In Scotland, Sally Cogley won a first seat for the Rubbish Party
Five hundred years ago, everything was seen through the lens of religion; the church was all powerful and everywhere. But all power corrupts, and something to ignite the powder keg of dissent over the demands of the church in a rapidly changing Europe was bound to come from somewhere and through some single action.
A Catholic monk nailed his ninety-five demands, or theses, to the door of the Schlosskirche in Wittenberg. Martin Luther’s action on the 31 October 1517 is now credited with the tumultuous changes, not all good, which constituted the Reformation and the significant curtailment of the power of the Catholic Church.
Today, the developed world finds itself beset by challenges, not over the adherence to the Latin language in church, but of the demands for continuous economic growth.
About a hundred years before the Reformation, John Wycliffe from the sanctuary of his Oxford college published his polemical demands, probably written in Latin, for the use of the English language instead of Latin in church. Wycliffe inspired the Lollards, fittingly derived from the word ‘lollaer’ – a mumbler (of prayers) to mount a popular heretical movement. He translated the Bible into vernacular English. But because fewer than half the country could read English, his siren voice was ahead of his time. Yet a marker was laid on the path to change.
In England, during the following century English literacy surged, and living standards peaked in 1510 after many years of improvement. In 1514, Erasmus published his satirical work ‘Praise of Folly’ which highlighted his reforming proposal through wit and humour. It delighted everyone except the senior church authorities. Meanwhile, Thomas More was finishing his famous work ‘Utopia’ which compared Christian Europeans unfavourably with an imaginary and idealised society of pagans living on a remote island.
The cumulative surge of these events and incidents can, in retrospect, be seen as the harbingers of Luther’s explosive action in Wittenberg precipitated probably by the need the Catholic Church had for money. Luther was implacably set against the sale of indulgences which were granted for temporal remission from the punishment of sin. In the furnace of ecclesiastical debate, Luther tempered his steely and unbending views. He reached a new understanding of the Christian notion of salvation, or reconciliation with God. He. And so with unshakeable certainty, he determined that ‘humans can contribute nothing to their salvation: salvation is, fully and completely, a work of divine grace.’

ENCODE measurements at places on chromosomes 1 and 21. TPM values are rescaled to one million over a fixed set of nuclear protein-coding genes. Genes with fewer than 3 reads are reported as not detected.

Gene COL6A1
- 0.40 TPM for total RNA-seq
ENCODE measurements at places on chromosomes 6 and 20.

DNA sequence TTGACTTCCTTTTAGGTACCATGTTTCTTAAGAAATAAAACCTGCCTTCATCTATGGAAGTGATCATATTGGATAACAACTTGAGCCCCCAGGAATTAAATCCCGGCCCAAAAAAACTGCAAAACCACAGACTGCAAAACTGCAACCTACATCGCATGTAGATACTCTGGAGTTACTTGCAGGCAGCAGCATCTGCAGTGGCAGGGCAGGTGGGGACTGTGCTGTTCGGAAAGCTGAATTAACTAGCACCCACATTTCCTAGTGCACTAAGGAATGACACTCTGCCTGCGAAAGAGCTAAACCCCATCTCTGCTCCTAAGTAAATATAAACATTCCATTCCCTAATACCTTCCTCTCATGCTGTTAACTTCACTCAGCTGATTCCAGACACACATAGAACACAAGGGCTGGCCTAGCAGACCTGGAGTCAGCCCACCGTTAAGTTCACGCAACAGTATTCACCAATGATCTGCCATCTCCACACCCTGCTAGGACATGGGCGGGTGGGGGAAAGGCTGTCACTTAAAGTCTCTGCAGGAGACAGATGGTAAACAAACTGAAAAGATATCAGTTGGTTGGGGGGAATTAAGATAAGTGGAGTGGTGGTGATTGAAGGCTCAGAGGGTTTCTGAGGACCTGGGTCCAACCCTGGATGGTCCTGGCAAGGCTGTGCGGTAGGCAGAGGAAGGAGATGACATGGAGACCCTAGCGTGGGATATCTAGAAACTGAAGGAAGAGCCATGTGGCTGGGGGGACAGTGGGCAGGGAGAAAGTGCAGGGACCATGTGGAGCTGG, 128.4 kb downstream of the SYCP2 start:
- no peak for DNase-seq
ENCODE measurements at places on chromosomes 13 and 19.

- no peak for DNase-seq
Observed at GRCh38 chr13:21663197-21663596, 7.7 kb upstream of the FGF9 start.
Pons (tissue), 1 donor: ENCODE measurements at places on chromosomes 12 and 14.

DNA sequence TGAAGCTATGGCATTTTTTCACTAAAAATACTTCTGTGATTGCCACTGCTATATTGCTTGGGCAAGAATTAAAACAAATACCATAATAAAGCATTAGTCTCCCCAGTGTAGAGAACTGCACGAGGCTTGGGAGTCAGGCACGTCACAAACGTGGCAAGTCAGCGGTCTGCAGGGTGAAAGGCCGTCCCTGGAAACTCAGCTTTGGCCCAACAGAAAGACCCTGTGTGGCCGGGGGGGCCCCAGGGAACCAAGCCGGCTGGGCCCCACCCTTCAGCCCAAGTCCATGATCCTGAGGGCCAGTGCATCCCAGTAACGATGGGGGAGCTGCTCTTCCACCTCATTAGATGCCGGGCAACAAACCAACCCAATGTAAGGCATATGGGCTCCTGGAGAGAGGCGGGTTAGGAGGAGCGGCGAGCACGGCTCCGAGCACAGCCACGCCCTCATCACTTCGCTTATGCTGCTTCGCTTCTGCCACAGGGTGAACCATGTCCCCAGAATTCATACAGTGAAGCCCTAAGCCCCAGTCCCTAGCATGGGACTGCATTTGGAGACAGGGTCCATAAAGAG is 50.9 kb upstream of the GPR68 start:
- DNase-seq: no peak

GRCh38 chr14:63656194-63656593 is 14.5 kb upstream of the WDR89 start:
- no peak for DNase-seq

However, as the Church’s need for money grew, the sellers of indulgences began promising that they absolved the buyers of sin and ensured that they would be released from purgatory.
Luther vehemently objected to Tetzel, a leading emissary of the Pope. Touring Germany, Tetzel promulgated that “As soon as the coin in the coffer rings, the soul from purgatory springs.” Christians, Luther said, must not slacken in following Christ on account of such false assurances.
A collision was inevitable.
The consequences were both good and bad. With the Reformation, Protestantism became the established religion of England; Catholic mumbo jumbo was destroyed but so were many learned books as the riches of libraries were condemned to the pyre. The English Reformation was regarded by some as vandalism and it marked a distancing of England from the Europe of the Holy Roman Empire. Perhaps it was our first experience of Brexit.
Almost one hundred years ago at the height of the Great Depression in 1932, Bernard Russell wrote a seminal paper, ‘In Praise of Idleness’ warning about feeding the God called ‘Economic Growth’. He noted firstly that ‘Modern technique has made it possible to diminish enormously the amount of labour required to secure the necessaries of life for everyone.’ That was obvious. In the Great War with all the men in the armed forces or otherwise occupied in the war effort, the general level of well-being among unskilled wage-earners on the side of the Allies was higher than before the war. Secondly, he noted, ‘Modern methods of production have given us the possibility of ease and security for all; we have chosen, instead, to have overwork for some and starvation for others. Hitherto we have continued to be as energetic as we were before there were machines; in this we have been foolish, but there is no reason to go on being foolish forever.‘